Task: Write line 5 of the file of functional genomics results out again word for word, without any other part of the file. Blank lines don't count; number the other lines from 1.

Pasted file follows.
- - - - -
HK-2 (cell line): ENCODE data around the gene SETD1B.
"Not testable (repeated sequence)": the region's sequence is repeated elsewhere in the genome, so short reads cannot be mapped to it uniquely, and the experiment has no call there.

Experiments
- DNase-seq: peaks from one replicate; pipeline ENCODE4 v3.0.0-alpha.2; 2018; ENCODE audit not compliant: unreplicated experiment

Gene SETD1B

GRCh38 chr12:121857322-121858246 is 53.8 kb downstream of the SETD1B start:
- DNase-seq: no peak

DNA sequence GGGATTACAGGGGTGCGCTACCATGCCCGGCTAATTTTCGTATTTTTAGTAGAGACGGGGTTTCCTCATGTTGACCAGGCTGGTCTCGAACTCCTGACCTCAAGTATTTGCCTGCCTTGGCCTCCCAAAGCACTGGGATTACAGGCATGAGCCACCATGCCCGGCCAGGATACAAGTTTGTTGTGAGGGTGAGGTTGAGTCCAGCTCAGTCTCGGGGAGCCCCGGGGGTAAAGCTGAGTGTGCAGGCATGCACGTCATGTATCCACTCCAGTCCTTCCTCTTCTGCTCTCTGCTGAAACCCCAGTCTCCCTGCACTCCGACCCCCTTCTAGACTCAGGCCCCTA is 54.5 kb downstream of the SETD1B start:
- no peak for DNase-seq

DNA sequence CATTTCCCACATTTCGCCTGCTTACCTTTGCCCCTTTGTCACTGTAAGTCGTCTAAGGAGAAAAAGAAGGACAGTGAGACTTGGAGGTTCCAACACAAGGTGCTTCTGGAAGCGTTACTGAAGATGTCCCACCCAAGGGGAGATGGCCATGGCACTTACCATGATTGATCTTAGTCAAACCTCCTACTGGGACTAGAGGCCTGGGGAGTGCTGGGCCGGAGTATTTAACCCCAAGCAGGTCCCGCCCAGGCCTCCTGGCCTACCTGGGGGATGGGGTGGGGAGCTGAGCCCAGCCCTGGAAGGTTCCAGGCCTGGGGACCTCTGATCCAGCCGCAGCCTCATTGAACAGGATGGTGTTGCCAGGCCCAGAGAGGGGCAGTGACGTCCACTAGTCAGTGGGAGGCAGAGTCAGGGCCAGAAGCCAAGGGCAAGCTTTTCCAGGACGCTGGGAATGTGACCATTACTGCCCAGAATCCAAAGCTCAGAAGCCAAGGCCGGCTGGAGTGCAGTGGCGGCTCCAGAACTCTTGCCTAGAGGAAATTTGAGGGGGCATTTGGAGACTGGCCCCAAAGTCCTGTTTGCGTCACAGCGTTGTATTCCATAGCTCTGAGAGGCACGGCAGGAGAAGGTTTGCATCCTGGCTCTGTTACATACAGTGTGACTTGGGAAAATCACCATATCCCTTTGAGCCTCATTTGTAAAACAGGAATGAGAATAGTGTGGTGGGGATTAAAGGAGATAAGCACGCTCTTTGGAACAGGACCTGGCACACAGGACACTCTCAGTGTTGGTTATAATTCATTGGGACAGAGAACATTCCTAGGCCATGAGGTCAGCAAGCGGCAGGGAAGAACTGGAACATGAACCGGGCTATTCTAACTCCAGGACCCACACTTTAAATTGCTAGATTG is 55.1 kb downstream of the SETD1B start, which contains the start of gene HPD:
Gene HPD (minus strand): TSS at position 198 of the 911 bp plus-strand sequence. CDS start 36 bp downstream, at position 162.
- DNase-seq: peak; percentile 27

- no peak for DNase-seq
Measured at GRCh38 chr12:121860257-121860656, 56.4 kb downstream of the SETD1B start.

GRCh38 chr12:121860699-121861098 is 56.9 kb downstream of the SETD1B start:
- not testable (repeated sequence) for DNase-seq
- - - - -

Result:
Gene SETD1B